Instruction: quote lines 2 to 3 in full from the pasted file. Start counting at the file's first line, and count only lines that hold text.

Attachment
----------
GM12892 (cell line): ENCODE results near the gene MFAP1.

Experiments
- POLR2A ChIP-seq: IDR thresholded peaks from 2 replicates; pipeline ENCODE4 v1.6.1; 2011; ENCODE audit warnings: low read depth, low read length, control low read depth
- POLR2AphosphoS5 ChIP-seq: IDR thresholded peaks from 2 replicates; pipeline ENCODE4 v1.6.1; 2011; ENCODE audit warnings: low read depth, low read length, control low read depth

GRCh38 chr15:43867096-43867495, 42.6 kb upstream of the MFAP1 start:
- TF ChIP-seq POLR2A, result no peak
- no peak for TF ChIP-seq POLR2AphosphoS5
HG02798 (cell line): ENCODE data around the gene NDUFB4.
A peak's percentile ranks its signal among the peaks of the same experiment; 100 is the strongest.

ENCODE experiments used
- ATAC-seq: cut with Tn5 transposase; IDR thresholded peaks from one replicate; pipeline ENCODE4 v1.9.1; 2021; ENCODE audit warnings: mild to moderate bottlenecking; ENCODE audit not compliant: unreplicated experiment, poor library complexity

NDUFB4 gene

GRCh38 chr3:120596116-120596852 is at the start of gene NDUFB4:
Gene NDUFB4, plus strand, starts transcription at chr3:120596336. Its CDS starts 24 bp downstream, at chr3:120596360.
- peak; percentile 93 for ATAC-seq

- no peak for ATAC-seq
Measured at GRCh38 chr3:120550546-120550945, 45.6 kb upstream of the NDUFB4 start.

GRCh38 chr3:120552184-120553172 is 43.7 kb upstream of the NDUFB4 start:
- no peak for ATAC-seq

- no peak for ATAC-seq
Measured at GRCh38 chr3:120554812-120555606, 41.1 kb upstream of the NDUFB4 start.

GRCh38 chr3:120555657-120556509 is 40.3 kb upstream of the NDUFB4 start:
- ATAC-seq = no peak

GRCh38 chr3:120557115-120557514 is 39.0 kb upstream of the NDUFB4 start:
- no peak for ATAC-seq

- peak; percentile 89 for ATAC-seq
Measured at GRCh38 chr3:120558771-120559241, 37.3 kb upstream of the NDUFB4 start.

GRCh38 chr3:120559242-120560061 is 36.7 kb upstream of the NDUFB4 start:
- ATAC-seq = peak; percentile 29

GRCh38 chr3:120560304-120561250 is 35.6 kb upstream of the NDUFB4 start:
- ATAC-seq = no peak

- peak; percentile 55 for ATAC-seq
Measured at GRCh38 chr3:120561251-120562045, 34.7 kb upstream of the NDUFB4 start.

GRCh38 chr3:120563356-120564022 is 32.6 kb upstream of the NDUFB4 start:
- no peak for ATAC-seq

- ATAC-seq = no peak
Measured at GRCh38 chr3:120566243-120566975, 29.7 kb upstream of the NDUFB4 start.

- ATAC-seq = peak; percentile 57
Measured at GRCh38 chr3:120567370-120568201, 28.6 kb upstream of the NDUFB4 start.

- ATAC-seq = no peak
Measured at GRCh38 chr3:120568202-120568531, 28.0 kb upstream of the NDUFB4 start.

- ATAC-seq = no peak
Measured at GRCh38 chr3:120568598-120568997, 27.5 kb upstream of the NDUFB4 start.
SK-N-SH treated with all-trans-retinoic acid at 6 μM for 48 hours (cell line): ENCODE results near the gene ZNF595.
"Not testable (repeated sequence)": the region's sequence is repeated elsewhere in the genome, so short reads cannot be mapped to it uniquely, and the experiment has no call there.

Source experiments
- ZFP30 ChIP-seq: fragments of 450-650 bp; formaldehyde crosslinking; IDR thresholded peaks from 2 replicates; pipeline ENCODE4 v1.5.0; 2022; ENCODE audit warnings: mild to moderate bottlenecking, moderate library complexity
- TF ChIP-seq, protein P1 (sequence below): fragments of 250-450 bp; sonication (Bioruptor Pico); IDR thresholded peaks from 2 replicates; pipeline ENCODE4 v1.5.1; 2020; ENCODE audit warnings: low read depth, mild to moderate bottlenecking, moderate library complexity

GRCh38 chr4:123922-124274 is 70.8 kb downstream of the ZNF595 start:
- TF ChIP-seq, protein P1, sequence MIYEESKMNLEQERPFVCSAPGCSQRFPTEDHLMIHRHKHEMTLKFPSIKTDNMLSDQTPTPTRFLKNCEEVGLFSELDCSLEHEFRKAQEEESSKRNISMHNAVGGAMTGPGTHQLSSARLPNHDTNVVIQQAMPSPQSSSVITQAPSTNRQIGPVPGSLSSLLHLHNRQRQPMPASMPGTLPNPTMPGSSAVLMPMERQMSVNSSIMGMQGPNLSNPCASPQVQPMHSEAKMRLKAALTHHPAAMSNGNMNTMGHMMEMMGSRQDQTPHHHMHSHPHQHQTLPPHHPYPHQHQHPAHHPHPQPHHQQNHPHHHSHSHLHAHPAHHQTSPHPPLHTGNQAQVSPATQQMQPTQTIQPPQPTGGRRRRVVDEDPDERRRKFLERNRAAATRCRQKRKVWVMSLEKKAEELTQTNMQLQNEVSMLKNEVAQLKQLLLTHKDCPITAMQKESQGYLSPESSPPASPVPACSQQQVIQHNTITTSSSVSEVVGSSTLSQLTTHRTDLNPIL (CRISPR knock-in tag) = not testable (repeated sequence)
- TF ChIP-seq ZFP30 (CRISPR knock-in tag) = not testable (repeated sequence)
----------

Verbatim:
Experiments
- POLR2A ChIP-seq: IDR thresholded peaks from 2 replicates; pipeline ENCODE4 v1.6.1; 2011; ENCODE audit warnings: low read depth, low read length, control low read depth